Do you suffer a sleep disorder? Find support on sleep paralysis, night terrors, recurring nightmares, sleep deprivation and more.
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Joined: 24 Apr 2011 06:21
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Postby Rebecca » 17 Aug 2011 23:27

My earliest lucid dreams often stemmed from my teenage nightmares... they weren't as bad as what you're going through Darcy, but they were enough.

Somehow I acquired the habit of shouting "WAKE UP!" whenever I found myself terrified in the dream. This was actually a moment of lucidity. Later I went on to confront the nightmare figures by asking questions like "What do you represent?"

This is something I learned from Stephen LaBerge's book which is like the Bible for Lucid Dreaming, I highly recommend it. Your first lesson would be to think WAKE UP whenever you have a horrible thought, think about your nightmares, or even re-run the worst part in your head the next morning. This will be habit-forming in your dreams too. It doesn't take much for this to kick in.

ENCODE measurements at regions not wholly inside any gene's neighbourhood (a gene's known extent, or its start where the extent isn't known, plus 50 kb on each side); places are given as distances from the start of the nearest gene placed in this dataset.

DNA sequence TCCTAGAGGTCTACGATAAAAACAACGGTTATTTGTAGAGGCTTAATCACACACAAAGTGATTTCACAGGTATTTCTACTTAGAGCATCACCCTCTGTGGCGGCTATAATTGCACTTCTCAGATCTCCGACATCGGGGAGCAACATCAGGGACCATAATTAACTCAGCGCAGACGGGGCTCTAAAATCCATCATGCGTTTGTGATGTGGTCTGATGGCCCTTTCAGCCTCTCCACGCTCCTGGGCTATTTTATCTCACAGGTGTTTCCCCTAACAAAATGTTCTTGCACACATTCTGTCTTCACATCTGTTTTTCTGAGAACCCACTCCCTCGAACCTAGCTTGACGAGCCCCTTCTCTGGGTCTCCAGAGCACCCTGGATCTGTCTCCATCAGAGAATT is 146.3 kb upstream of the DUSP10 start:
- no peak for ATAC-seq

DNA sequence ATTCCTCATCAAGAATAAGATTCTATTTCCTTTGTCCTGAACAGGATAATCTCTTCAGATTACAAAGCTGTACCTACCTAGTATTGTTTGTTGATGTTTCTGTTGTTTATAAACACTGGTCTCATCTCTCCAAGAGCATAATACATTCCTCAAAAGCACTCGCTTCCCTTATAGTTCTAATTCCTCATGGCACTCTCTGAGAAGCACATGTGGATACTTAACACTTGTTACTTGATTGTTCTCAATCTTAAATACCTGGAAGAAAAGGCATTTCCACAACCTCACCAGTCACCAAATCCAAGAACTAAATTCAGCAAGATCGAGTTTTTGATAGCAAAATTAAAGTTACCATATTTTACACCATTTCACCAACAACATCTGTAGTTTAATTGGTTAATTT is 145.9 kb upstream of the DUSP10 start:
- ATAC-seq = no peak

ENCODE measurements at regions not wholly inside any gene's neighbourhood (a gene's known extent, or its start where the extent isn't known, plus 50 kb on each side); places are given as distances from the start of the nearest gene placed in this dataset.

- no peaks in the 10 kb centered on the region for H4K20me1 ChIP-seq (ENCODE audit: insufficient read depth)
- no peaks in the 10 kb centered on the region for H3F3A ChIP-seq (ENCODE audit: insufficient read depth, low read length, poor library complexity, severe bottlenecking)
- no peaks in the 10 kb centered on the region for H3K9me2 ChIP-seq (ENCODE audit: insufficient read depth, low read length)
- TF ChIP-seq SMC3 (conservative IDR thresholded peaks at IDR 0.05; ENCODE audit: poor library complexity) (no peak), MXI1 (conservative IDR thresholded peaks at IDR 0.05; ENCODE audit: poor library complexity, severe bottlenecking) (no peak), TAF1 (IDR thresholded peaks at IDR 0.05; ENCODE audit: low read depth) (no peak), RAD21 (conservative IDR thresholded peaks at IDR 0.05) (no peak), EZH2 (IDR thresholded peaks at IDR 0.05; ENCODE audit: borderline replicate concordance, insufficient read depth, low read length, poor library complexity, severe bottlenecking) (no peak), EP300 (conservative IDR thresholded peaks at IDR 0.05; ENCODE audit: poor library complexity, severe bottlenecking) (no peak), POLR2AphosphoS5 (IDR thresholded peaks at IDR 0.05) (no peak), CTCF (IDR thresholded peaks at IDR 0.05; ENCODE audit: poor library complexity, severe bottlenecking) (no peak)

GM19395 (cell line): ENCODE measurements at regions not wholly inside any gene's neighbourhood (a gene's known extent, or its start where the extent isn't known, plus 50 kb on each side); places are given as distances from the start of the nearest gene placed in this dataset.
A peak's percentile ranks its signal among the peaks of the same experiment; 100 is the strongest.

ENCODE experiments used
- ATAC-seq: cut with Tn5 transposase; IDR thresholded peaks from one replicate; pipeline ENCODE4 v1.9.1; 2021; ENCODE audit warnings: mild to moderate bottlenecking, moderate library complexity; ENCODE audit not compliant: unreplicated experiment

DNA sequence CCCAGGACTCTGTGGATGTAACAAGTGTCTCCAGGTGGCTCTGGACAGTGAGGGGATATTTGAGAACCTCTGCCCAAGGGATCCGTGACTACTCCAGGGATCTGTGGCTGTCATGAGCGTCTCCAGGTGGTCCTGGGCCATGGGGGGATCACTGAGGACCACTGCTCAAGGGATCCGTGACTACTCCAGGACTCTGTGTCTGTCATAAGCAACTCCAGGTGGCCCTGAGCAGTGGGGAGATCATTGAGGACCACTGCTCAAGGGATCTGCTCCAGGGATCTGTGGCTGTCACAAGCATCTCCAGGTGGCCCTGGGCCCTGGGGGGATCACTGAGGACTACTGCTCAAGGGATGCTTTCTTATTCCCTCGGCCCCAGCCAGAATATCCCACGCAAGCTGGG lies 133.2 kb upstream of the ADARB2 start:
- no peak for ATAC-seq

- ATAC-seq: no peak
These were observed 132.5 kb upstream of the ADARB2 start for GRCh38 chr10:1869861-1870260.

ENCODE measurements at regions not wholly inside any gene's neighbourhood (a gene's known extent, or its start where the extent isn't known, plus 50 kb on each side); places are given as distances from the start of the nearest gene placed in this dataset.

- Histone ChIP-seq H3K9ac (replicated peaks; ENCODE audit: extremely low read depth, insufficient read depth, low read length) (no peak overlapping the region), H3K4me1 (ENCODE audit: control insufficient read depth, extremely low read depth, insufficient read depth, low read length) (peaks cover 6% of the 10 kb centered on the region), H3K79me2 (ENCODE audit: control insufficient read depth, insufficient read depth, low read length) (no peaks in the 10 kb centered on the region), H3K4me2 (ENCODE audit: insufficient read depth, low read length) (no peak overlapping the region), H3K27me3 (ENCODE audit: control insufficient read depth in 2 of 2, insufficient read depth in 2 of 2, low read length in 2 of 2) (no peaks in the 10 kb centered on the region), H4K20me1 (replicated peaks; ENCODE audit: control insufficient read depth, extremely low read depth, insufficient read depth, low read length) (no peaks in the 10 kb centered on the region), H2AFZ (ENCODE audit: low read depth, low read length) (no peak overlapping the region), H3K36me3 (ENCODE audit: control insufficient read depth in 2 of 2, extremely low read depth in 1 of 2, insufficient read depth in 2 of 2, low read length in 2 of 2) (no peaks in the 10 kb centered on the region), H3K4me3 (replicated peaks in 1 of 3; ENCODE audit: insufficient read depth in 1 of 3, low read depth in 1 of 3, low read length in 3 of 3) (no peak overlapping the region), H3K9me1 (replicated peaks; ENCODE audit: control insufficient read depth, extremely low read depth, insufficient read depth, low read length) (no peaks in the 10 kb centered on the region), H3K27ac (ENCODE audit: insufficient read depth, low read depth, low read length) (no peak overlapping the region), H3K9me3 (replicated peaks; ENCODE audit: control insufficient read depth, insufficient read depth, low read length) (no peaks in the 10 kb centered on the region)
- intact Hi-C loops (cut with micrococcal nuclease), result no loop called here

However, as has been mentioned I would seek other ways to calm your inner turmoil first, before learning to lucid dream. Conscious dreaming can will open a lot of doors to your subconscious. You could find you have overwhelming lucid dreams which reveal too much, and become scary, what some people call lucid nightmares.

Just a thought.

These dreams are all reflections of your insecurities and deepest fears. Many people go through stages of turmoil and uncertainty in their lives, so do not think there is anything wrong with you.

But if you want to have a greater sense of inner peace and stop these nightmares I think you need to address the issues at hand, through some kind of therapy. Personally, I would recommend something like which has helped me in the past to dispel night terror visions.

Good luck ;)
Creator of World of Lucid Dreaming
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